Decorum #7 Review

Writer: Jonathan Hickman

Art: Mike Huddleston

Publisher: Image Comics

Age Rating: M

Release Date: Mar 31, 2021

Reviewer: PlasticFrank

Issue #7 of Decorum, “And the Egg That Broke a World,” from writer Jonathan Hickman and artist Mike Huddleston, continues the story of Neha Nori Sood, a courier turned assassin’s apprentice, her mentor Imogen Smith-Morely and the religious conflict between the the Church of the Singularity and the Celestial Mothers. There was a huge development in issue #6 as the Church showed up on the doorstep of the Sisterhood of Man, the elite order of assassins both Neha and Imogen belong to. The entire sisterhood was conscripted to find the Celestial Mothers and retrieve the egg the Mothers are protecting.

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In issue #7 the Sisterhood’s analysis uncovers a flaw in the Church of the Singularity’s previous search attempts. New data gives the Sisterhood of Man an edge that the Church of the Singularity did not have in their 100,000 year long search. Back on her homeworld, the ocean planet Dealdus, Neha serendipitously makes a huge discovery. Neha’s actions in this issue put the Sisterhood in hot water with the Church. Jev, the henchman figuratively orphaned by Neha’s assassination of Luca D’Luca Dann in issue #5, shows himself to have more intestinal fortitude than I would have expected.


The entire Sisterhood of Man gets two orders this issue. Acting on new intel, Sister Ma pulls the trigger on the mission to find the egg. Upon receiving the order Neha gets pushed by a runaway purse snatcher, stumbles into the street, gets hit by a car, gets knocked into an alley and falls through the pavement to the ocean below the city where she catches a glimpse of the Ship of the Celestial Mothers. It’s evidently been hiding in Neha’s hometown on her home planet this entire time. She finds her way out of the water and searches for a way to access the pyramidal ship via dry land. Once she locates the ship Neha cuts her way in. She then proceeds to free the creature in the egg from its shell. She doesn’t kill him as she’s supposed to. She doesn’t contact the sisterhood. She instead gets him a disguise and takes him to a sleazy hotel.

Jev brazenly flies to a Church outpost. Apparently while tailing Neha he’s been monitoring the Sisterhood of Man’s communications. He knows of the mission to capture the egg. He knows of Neha’s betrayal. He tells the Church of the Singularity everything. After a tense conversation between Ro Chi and Sister Ma, Neha is declared a target of the Sisterhood. The mission is to bring in both Neha and the egg creature dead. In retribution for Neha’s betrayal the Church of the Singularity raises the stakes of the contract. If the Sisterhood fails to kill Neha and the egg creature the Church will kill the entire Sisterhood of Man. We see Imogen receive the new mission but we do not get to see her reaction to the mission to kill Neha. I guess we’ll have to wait until issue #8 to see how Imogen will respond.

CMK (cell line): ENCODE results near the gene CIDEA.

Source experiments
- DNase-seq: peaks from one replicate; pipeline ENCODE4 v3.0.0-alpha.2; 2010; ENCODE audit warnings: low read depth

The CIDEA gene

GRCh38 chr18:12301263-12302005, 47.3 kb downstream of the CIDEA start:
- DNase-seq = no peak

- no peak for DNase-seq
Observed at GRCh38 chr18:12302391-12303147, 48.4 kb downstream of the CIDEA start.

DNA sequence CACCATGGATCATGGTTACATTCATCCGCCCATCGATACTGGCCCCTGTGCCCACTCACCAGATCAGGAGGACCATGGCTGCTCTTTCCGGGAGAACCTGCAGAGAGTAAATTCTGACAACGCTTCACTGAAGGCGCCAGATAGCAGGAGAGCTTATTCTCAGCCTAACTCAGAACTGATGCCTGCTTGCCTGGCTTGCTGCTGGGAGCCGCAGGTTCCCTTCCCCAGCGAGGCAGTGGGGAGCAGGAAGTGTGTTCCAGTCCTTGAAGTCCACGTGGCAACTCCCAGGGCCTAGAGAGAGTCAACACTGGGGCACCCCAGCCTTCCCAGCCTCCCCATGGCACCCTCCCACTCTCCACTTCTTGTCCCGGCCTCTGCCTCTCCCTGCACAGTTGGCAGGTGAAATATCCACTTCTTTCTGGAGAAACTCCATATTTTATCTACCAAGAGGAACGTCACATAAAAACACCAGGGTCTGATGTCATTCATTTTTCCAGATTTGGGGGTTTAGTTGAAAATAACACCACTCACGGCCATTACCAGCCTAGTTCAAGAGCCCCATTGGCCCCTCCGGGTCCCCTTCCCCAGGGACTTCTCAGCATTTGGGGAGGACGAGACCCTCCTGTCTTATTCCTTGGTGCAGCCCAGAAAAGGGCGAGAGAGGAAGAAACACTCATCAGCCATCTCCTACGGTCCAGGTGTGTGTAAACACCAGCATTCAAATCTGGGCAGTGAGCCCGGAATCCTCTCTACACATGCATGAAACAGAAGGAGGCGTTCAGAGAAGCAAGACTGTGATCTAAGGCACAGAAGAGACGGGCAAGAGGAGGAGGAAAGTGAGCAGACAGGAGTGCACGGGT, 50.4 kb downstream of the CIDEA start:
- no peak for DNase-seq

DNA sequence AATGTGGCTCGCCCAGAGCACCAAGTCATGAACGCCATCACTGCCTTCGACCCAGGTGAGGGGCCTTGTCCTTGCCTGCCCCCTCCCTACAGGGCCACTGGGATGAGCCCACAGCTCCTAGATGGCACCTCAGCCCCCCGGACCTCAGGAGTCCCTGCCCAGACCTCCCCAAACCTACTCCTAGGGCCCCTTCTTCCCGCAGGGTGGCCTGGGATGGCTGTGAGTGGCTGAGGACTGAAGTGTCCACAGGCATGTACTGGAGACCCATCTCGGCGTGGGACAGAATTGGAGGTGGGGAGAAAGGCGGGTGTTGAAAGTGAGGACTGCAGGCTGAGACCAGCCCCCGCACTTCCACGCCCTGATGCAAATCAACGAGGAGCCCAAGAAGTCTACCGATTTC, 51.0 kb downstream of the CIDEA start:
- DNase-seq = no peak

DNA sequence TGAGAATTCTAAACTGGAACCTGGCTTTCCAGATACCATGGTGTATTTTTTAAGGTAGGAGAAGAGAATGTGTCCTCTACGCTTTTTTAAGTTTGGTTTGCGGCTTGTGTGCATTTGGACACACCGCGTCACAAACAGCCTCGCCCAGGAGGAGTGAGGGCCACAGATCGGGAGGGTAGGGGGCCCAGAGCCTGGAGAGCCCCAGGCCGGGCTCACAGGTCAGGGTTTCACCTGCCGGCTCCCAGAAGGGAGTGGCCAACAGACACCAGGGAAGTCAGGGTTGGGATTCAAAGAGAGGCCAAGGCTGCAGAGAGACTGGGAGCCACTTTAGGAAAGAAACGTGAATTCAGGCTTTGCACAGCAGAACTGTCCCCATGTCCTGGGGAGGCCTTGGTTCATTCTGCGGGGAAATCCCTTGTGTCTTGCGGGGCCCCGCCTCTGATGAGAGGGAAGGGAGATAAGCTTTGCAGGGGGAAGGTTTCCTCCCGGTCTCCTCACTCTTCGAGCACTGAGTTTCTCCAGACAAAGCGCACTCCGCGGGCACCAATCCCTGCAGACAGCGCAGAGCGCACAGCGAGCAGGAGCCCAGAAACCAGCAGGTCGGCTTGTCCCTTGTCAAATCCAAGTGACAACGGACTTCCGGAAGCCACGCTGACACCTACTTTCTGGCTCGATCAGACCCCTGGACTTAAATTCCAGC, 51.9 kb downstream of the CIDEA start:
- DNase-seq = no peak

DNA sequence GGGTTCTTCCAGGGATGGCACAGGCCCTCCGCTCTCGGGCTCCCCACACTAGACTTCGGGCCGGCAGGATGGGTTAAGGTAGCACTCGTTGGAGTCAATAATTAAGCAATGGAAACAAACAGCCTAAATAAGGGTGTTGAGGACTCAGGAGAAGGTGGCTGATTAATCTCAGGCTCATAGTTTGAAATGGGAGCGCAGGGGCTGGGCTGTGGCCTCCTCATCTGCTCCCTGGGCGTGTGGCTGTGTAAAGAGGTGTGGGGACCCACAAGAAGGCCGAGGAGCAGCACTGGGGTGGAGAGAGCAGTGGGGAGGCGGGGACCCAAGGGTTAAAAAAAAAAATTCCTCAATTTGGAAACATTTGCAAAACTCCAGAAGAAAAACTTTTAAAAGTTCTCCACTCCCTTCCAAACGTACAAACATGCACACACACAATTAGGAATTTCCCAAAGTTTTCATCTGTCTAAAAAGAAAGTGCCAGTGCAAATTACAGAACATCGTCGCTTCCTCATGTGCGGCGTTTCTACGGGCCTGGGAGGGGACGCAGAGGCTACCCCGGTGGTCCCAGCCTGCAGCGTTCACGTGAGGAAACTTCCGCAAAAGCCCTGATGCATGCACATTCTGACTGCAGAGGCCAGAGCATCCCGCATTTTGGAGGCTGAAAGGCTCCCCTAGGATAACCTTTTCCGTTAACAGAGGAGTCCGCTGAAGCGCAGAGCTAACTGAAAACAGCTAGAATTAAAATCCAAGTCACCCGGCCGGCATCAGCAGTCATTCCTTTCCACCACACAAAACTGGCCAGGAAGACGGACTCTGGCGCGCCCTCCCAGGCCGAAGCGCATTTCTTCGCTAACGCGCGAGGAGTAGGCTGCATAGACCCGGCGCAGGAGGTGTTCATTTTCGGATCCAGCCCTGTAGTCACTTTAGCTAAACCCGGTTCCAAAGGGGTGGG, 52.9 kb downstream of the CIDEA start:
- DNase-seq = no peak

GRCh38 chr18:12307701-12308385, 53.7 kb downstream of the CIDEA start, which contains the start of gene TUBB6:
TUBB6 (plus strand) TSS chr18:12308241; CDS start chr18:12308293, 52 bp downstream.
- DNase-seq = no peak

I always look forward to Decorum’s art. Like every issue before it, Mike Huddleston’s illustrations in issue #7 are so well conceived and executed. The scene where Sister Ma is conferring with the Sisterhood’s analysts, and the analysts happen to be giant cybernetic mermaids, is spectacular. The pages are so painterly yet the color scheme still evokes a feeling of technological advancement.

The pages in which Ro Chi, and later Jev, commune with the entity in charge of the Church of the Singularity are particularly fun to look at. Throughout the series Huddleston has been using a retro-cosmic, Kirby inspired aesthetic to portray the metaphysical nature of the virtual space these conversations take place in. It’s both an homage to the history of the medium and enormously effective.


Decorum moves so fast that at times I wonder where it’s going. In addition to the finding of the egg, Neha’s training was expedited. I don’t know if I should be disappointed in the brevity or excited to see where the story is headed. It seems like we’re not yet to the meat of the story but rather still setting the foundation for the story that Hickman eventually wants to tell. The characters are great. The world building is great. The art is great. These factors all make Decorum more than palatable. I’m just a little surprised to feel like we’re still setting the stage at issue #7 and after the comic has been going for a year.

While I am torn by the deus ex machina employed to make Neha, the least experienced of the Sisterhood of Man’s members, the finder of the egg, the plot developments of issue #7 are consequential. The Church of the Singularity threatening the lives of the entire Sisterhood of Man, the entire Sisterhood targeting Neha, these things can’t be undone. I look forward to finding out where this will go. I’m especially eager to find out what Imogen’s response to these developments will be. Decorum #8 is scheduled for release May 5, 2021.


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